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Automation and the Demand for Labour (Chain of Analysis)

Level:
AS, A Level, IB
Board:
AQA, Edexcel, OCR, IB, Eduqas, WJEC

Last updated 4 Jun 2018

Here is a short video looking at building a chain of reasoning to this question "Assess the likely micro and macroeconomic impact of technological change in a developed country of your choice."

Automatic and Demand for Labour (Chain of Analysis)

One possible micro effect of technological change in the UK is a fall in jobs for people working in logistics businesses such as Amazon and DHL. 

This is because mobile robots are able to do the work of people who previously might have been employed in collection and packing.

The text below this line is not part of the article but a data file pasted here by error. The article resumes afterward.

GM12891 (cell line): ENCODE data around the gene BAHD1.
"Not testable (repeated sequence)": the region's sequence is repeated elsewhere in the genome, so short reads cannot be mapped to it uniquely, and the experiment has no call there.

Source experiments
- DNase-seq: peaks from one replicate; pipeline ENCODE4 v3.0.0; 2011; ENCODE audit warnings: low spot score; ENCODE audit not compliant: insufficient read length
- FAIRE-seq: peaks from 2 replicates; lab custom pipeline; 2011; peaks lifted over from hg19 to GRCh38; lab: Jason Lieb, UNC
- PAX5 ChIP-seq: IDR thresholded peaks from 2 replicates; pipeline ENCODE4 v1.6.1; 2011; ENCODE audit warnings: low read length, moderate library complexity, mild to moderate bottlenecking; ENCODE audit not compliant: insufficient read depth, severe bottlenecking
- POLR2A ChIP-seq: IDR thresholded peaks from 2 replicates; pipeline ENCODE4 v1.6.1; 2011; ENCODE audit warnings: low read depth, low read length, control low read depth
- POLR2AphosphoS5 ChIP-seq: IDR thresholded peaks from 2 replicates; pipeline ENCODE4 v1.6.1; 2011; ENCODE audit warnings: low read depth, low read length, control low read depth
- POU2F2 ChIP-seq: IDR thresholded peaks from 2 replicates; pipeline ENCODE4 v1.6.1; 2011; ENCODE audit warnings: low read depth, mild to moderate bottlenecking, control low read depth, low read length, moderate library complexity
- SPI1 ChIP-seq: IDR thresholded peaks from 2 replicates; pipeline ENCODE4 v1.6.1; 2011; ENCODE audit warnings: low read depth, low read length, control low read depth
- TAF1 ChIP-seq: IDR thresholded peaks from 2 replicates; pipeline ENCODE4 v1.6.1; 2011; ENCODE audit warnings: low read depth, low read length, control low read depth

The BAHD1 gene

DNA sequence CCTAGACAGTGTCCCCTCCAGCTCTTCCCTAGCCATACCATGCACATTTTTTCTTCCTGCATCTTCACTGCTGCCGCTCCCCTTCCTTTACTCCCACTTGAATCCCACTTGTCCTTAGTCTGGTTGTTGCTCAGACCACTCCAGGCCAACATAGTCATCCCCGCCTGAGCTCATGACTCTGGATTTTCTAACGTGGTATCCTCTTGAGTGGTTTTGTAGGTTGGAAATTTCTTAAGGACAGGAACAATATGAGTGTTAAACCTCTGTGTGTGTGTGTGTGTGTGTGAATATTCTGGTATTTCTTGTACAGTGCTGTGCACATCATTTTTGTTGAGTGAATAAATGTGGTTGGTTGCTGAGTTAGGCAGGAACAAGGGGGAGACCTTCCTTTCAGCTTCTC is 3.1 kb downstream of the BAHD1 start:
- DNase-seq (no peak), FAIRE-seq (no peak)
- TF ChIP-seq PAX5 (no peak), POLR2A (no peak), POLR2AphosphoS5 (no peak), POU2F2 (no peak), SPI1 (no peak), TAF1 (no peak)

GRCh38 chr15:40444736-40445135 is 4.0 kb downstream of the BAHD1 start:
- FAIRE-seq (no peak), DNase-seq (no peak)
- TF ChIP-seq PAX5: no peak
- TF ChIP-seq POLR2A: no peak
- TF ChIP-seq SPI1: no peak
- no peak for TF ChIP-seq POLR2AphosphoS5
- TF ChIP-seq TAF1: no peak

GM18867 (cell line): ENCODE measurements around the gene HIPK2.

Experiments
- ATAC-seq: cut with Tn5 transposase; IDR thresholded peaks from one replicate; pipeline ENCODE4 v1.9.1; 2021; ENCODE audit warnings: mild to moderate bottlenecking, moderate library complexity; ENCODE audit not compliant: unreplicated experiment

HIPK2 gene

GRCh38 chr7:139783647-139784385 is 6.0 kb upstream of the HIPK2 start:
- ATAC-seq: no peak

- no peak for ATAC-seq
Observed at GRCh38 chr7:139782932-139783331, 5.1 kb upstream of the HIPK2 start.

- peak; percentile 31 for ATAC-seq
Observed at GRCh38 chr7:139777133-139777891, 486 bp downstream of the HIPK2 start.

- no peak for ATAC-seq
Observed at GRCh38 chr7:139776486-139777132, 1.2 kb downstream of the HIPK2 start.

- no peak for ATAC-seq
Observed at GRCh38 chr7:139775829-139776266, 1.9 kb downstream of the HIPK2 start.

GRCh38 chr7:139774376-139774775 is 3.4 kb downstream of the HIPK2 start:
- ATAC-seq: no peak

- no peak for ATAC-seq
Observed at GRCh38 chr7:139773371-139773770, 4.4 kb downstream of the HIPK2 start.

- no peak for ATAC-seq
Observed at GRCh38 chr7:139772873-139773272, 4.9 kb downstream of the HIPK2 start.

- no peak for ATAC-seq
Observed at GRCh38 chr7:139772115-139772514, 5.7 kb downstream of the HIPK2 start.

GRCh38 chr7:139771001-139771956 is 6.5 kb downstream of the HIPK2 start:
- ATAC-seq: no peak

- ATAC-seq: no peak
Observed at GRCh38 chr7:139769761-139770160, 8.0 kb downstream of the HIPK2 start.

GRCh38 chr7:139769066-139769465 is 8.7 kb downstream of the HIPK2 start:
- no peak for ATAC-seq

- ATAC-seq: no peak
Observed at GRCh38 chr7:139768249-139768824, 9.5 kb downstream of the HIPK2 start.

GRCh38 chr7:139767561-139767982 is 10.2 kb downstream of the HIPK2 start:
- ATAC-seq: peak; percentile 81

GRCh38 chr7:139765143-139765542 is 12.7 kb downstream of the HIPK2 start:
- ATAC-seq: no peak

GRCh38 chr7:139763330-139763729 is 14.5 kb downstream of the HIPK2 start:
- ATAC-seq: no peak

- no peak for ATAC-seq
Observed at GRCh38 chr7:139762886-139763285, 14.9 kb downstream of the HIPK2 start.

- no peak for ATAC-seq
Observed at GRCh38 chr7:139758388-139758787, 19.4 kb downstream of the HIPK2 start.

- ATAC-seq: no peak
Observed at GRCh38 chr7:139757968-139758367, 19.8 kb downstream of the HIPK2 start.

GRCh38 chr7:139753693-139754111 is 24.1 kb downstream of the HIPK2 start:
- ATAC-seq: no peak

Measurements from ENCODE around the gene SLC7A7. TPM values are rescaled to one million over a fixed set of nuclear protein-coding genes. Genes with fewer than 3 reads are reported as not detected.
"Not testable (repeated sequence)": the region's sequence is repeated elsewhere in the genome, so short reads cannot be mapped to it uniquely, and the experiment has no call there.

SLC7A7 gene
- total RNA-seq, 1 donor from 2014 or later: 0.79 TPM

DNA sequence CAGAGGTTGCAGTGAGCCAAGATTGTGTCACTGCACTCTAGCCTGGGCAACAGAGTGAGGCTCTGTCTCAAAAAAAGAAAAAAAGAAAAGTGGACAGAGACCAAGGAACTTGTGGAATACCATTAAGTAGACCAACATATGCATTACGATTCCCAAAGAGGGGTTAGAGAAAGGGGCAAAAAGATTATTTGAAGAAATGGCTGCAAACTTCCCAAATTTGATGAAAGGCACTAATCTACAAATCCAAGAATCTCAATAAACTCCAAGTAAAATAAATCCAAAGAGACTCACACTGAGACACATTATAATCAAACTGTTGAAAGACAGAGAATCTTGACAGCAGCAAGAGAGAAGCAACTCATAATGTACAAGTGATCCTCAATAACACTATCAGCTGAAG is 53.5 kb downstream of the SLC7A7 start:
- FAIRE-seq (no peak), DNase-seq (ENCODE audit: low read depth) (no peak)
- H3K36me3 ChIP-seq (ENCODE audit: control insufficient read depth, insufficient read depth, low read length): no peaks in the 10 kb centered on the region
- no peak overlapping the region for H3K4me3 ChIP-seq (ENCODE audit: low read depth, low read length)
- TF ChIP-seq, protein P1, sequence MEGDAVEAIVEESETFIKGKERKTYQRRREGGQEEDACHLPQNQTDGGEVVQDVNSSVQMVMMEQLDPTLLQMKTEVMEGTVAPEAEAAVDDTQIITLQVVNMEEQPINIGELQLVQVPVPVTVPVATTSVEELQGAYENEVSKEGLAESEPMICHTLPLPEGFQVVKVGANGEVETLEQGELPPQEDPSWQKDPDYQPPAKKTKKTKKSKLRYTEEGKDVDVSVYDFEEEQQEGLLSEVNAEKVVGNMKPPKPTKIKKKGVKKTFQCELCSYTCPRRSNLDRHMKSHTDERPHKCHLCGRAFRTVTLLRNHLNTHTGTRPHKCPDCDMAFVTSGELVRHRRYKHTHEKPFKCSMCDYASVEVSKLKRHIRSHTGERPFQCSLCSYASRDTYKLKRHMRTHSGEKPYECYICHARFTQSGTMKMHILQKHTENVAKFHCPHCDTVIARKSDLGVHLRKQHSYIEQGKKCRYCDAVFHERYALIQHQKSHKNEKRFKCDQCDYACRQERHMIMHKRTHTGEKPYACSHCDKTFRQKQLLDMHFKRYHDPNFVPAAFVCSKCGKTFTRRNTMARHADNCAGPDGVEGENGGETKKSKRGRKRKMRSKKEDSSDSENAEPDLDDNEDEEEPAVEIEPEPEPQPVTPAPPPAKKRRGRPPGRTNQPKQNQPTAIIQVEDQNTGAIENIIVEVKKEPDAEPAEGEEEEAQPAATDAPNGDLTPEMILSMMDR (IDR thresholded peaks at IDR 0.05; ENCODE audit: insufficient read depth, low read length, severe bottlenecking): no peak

Installing robots is an example of capital labour substitution designed to increase productivity & lower the unit of costs of supplying products. 

If capital replaces labour, then the demand curve for labour shifts inwards leading to a contraction of employment

And it might also lead to a fall in real wages in the industry. This is shown in my analysis diagram. 

If people lose their jobs because of automation, this might also cause an increase in structural unemployment due to occupational immobility

From good chains of reasoning, evaluation can flow 

Although in theory, automation reduces demand for labour to perform routine tasks, in practice it also increases employment in and wages for workers in other jobs such as software engineering, training and robot maintenance. Indeed these jobs might offer median pay levels higher than in manual occupations. Much depends on the occupational mobility of labour force and also the extent to which automation, artificial intelligence and machine learning improves the competitiveness and trend rate of economic growth of a country.  Rising prosperity creates new jobs that may not have existed a decade or more ago.

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